Software which enlarges screen up to 12-16x is available. When using magnification software the computer screen essentially becomes a window on the virtual monitor. For example, when using 2x magnification the virtual screen is twice as high and twice as wide as the actual screen, so the monitor is a window that is only able to view one-fourth (1/4) of the virtual screen. At 12x magnification the computer screen can only view one-one hundred forty-fourth (1/144) of the virtual screen. As magnification is increased, field of view is compromised. It is relatively simple to change from one magnification level to another. Font styles can also be changed to suit individual preferences, making print more easily readable and accessible. The larger the font, the less information will be viewable on the screen at one time. Therefore, more time will be needed for the individual with low vision to read and view material on the screen.
A major difficulty for screen magnification users is the viewing of images. Images can be pictures, graphs, charts, maps, and even words (such as logos). As images are magnified, their quality deteriorates. What was once a smooth, straight, diagonal line soon becomes a stair step. The smooth curve of a ball becomes a circular saw blade. Images begin to look like colored squares and very quickly become meaningless. Using vector graphics, such as structured vector graphics (SVG) or portable network graphics (PNG), rather than .JPG or .gif graphics, allows images to be scaled smaller or larger without loss of detail.
The use of commercially available "page magnifiers" is not recommended. Fresnel prisms can be placed on top of a page or book, but they offer little magnification and are of poor optical quality.
2. Screen display - monitor, contrast, color, and control for glare
Persons who have difficulty seeing small print or icons may choose to simply increase the size of their monitor. Increasing the monitor size, for example, from 14 to 19 inches, gives a little less than two times magnification; from 14 to 21 inches gives nearly two and one-half times magnification. This remedy may help some users with low vision, but not all. (See preceding comments on screen magnification software.) Note: Many low vision users maintain that the 480 X 640 resolution serves them best, so it may be desirable to design test presentations for this least common denominator.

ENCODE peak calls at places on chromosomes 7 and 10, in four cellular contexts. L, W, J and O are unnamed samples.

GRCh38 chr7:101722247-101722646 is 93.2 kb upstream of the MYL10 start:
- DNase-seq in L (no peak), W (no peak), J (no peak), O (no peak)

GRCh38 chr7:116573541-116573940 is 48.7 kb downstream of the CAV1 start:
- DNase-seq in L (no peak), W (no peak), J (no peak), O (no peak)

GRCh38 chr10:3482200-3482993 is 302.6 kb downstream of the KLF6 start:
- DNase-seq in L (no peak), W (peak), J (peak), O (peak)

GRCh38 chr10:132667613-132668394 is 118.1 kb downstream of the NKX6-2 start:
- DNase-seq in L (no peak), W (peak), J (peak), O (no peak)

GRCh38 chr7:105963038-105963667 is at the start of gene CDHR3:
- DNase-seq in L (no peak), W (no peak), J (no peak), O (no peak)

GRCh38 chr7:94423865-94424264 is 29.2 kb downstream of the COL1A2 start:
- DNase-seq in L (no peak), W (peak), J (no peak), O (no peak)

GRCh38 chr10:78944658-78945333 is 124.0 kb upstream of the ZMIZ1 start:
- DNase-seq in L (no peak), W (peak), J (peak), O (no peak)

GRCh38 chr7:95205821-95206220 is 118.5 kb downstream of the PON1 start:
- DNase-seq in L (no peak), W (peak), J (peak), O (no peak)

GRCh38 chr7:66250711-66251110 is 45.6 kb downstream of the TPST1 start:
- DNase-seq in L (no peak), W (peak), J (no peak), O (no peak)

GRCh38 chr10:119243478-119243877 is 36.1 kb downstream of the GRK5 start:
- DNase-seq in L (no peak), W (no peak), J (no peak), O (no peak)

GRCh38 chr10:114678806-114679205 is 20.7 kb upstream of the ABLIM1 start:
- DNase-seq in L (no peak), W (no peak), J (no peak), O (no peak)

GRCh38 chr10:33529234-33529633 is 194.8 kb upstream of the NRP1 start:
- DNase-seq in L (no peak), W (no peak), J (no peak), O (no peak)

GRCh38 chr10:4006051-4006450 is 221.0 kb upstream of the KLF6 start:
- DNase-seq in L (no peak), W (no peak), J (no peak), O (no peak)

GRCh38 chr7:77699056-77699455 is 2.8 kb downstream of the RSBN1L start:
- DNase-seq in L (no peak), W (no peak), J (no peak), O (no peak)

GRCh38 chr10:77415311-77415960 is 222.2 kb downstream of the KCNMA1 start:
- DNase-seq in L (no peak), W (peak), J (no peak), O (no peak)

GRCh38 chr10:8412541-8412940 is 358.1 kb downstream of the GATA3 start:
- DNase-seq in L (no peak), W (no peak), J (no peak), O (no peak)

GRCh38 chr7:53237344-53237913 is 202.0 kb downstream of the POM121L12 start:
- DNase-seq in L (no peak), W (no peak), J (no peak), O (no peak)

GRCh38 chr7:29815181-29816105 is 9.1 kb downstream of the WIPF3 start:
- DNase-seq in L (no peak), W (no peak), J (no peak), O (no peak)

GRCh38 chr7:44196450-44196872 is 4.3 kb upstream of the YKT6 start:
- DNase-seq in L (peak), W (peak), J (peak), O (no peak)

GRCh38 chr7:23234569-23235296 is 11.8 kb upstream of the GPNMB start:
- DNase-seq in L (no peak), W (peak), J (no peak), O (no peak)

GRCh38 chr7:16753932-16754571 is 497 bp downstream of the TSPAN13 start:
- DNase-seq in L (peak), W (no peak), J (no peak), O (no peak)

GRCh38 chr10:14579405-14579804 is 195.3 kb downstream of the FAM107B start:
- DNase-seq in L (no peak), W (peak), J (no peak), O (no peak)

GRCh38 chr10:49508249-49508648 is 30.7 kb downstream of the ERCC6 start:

Monitors should be of high quality. Generally, the more pixels there are, the better the image. Smaller dot pitches (less than 0.28 mm) are better for color monitors. Another consideration for monitors is the refresh rate, or the number of times a display screen is redrawn per second. Typically, refresh rates of 90 Hz and higher are preferred. Monitors with lower refresh rates have a "flickering" effect that is problematic for users who have low vision.
Most standard monitors have controls for contrast and brightness. Character resolution and definition should be maximized for better contrast. However, the person with low vision may need more control and options than what is typically available from the application or the operating system. Options within screen magnification software programs can be used to change foreground and background colors to the comfort level of the individual user.
The amount of glare emitted from the screen can also be a problem for some test-takers, but especially for those with low vision. Simply turning down the brightness control on a monitor may not suffice because of the possible loss of contrast. A colored filter or additional screen may be needed for glare control, but again should be the choice of the individual. Changing foreground and background colors may also help. For example, choosing a black background with white characters can provide good contrast. These should be options for the test-taker with low vision and should be specified in a student's Individual Education Plan (IEP) or in a functional vision assessment. Again, the student should have had ample time to practice using these options prior to the date of testing.
3. Lighting - task, room, and control for glare
The type, amount, and position of lighting all contribute to the ease or difficulty of a visual task. Overhead lighting may cause glare on the computer screen or monitor. Natural lighting from windows may do the same, if the monitor is facing a window. For test-takers with low vision, the option to turn off overhead lights or change the position of the monitor should be offered. Shades or blinds over the windows can help. Some may prefer task lighting on the work area while others may prefer no task lighting. Task lighting and additional illumination can take various forms and use different types of bulbs, such as incandescent, fluorescent, or halogen. Individuals may have specific needs depending on how direct or diffuse they prefer lighting and how intense they prefer the illumination, and such options should be available.
An optional, detachable glare reduction filter over the monitor may prevent reflective glare on the screen. However, some glare reduction filters may darken the screen too much and consequently diminish contrast and readability. Another option would be to add a shade or hood over the monitor. These can be purchased commercially or can be simply made with a file folder or cardboard attached to the top and sides of the monitor. In any case, the low vision user should have options to control lighting and reflective glare.
4. Ergonomics - move monitor to desired distance and height